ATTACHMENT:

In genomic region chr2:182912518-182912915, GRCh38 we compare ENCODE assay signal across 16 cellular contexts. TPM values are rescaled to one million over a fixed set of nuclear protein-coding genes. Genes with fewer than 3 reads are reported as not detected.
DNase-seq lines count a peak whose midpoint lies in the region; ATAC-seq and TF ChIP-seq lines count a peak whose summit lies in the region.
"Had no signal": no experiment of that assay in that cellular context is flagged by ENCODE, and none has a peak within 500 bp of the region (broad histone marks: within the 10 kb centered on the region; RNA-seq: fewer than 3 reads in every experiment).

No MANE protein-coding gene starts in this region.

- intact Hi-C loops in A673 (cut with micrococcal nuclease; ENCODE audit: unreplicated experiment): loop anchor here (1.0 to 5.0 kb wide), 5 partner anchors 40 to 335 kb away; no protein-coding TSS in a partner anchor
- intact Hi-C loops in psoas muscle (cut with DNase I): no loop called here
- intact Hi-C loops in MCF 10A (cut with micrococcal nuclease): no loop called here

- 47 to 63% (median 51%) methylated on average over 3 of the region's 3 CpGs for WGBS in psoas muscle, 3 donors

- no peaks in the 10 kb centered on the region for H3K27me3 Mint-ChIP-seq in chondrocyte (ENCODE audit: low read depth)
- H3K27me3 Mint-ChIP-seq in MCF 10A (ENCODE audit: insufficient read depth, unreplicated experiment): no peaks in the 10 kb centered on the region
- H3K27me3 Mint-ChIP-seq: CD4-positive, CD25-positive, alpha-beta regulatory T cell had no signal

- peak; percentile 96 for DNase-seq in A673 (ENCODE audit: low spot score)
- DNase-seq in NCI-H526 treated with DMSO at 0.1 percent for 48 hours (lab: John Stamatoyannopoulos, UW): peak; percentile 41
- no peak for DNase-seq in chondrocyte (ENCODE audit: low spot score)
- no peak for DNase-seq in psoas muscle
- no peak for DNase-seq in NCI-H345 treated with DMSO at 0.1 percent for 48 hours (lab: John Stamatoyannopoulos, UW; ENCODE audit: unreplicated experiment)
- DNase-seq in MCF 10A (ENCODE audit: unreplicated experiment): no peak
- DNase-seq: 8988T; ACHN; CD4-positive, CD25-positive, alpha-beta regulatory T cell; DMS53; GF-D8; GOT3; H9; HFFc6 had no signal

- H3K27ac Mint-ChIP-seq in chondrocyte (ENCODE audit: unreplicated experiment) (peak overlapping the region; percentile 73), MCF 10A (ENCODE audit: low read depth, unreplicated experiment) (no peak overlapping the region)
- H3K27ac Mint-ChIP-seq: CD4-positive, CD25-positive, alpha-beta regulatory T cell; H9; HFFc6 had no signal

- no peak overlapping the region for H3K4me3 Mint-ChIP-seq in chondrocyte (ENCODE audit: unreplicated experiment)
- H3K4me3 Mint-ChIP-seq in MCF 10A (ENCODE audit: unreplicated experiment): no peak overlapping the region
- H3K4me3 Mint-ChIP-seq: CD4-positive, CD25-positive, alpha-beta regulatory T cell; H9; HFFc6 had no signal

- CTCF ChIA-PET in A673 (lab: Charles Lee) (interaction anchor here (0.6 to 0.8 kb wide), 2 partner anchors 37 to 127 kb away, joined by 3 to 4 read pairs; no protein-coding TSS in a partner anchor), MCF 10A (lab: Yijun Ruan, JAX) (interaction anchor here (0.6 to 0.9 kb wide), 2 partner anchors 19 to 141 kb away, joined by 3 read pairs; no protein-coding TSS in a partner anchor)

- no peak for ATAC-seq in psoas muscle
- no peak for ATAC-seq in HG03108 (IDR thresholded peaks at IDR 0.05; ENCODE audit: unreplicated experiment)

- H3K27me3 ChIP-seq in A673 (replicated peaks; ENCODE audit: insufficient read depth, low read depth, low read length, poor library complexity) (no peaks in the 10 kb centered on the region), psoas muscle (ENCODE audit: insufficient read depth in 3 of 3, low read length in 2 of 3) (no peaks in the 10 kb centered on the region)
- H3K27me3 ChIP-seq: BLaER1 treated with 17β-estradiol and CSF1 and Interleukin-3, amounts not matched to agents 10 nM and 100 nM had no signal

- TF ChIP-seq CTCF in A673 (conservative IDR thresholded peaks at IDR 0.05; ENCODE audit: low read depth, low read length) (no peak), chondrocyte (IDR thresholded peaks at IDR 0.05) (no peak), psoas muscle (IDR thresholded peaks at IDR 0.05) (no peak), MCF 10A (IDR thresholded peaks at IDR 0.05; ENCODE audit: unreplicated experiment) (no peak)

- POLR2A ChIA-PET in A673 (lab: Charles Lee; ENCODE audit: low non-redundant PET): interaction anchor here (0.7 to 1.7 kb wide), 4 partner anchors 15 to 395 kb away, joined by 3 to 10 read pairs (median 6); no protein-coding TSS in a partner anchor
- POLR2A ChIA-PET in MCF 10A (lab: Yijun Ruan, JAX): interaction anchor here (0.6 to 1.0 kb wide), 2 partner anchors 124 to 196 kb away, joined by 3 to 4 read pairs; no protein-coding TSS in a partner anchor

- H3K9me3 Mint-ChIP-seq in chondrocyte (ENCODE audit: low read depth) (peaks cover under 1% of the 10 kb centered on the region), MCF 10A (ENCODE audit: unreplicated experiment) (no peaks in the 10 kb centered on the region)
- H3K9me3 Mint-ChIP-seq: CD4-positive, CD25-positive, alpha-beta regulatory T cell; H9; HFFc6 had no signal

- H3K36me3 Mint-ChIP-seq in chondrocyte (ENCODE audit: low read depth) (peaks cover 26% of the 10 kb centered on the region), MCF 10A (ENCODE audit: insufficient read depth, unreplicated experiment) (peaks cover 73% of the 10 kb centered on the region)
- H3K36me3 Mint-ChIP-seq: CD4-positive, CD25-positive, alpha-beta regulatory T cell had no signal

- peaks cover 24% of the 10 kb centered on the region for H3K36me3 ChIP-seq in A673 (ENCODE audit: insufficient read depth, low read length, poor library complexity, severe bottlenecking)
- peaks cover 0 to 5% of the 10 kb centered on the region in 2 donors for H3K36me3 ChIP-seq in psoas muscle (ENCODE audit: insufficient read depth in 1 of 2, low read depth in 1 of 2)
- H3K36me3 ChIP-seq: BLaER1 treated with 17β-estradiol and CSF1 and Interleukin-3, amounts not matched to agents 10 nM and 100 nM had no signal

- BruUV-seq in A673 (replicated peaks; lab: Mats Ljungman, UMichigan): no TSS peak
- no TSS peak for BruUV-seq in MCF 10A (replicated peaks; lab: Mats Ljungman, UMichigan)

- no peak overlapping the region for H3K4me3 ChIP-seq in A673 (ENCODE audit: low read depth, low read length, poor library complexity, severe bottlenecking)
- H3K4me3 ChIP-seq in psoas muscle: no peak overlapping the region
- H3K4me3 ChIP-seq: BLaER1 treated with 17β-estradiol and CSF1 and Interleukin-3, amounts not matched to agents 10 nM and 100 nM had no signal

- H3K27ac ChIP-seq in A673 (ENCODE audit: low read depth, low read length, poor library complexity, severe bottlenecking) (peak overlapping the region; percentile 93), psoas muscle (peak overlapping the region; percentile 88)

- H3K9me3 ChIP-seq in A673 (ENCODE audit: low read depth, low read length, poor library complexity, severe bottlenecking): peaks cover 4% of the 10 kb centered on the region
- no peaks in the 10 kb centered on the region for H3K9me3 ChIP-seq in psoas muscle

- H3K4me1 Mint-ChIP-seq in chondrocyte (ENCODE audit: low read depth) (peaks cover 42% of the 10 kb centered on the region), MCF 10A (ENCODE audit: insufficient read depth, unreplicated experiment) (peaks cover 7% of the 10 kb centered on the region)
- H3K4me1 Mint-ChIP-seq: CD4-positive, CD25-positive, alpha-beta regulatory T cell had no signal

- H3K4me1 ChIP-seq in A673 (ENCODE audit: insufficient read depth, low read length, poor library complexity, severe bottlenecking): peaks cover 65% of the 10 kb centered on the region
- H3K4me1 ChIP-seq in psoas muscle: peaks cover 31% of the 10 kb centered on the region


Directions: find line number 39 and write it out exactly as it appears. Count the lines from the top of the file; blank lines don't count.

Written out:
- BruUV-seq in A673 (replicated peaks; lab: Mats Ljungman, UMichigan): no TSS peak